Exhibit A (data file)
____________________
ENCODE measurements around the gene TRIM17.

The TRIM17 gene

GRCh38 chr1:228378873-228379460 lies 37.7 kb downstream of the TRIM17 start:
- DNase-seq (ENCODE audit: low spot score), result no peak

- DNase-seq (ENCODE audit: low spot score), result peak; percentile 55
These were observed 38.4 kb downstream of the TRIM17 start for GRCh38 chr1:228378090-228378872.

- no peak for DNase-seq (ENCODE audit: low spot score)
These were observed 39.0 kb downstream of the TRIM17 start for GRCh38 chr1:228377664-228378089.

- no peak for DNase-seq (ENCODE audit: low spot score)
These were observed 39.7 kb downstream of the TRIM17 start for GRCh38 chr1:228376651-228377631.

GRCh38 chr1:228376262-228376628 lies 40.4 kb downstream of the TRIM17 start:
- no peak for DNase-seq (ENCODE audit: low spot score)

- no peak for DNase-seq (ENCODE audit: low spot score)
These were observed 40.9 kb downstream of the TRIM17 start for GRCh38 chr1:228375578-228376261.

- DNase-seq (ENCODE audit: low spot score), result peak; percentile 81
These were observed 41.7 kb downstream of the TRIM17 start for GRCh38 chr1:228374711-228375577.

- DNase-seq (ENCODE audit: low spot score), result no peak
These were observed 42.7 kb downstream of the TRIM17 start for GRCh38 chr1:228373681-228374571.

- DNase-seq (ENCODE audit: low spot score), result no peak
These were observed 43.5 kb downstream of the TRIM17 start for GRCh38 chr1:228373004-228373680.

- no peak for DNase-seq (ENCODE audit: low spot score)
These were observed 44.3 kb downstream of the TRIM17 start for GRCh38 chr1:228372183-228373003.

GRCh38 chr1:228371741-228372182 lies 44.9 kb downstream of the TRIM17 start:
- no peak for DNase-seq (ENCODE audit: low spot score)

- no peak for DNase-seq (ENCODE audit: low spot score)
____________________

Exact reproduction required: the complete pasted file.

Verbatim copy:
ENCODE measurements around the gene TRIM17.

The TRIM17 gene

GRCh38 chr1:228378873-228379460 lies 37.7 kb downstream of the TRIM17 start:
- DNase-seq (ENCODE audit: low spot score), result no peak

- DNase-seq (ENCODE audit: low spot score), result peak; percentile 55
These were observed 38.4 kb downstream of the TRIM17 start for GRCh38 chr1:228378090-228378872.

- no peak for DNase-seq (ENCODE audit: low spot score)
These were observed 39.0 kb downstream of the TRIM17 start for GRCh38 chr1:228377664-228378089.

- no peak for DNase-seq (ENCODE audit: low spot score)
These were observed 39.7 kb downstream of the TRIM17 start for GRCh38 chr1:228376651-228377631.

GRCh38 chr1:228376262-228376628 lies 40.4 kb downstream of the TRIM17 start:
- no peak for DNase-seq (ENCODE audit: low spot score)

- no peak for DNase-seq (ENCODE audit: low spot score)
These were observed 40.9 kb downstream of the TRIM17 start for GRCh38 chr1:228375578-228376261.

- DNase-seq (ENCODE audit: low spot score), result peak; percentile 81
These were observed 41.7 kb downstream of the TRIM17 start for GRCh38 chr1:228374711-228375577.

- DNase-seq (ENCODE audit: low spot score), result no peak
These were observed 42.7 kb downstream of the TRIM17 start for GRCh38 chr1:228373681-228374571.

- DNase-seq (ENCODE audit: low spot score), result no peak
These were observed 43.5 kb downstream of the TRIM17 start for GRCh38 chr1:228373004-228373680.

- no peak for DNase-seq (ENCODE audit: low spot score)
These were observed 44.3 kb downstream of the TRIM17 start for GRCh38 chr1:228372183-228373003.

GRCh38 chr1:228371741-228372182 lies 44.9 kb downstream of the TRIM17 start:
- no peak for DNase-seq (ENCODE audit: low spot score)

- no peak for DNase-seq (ENCODE audit: low spot score)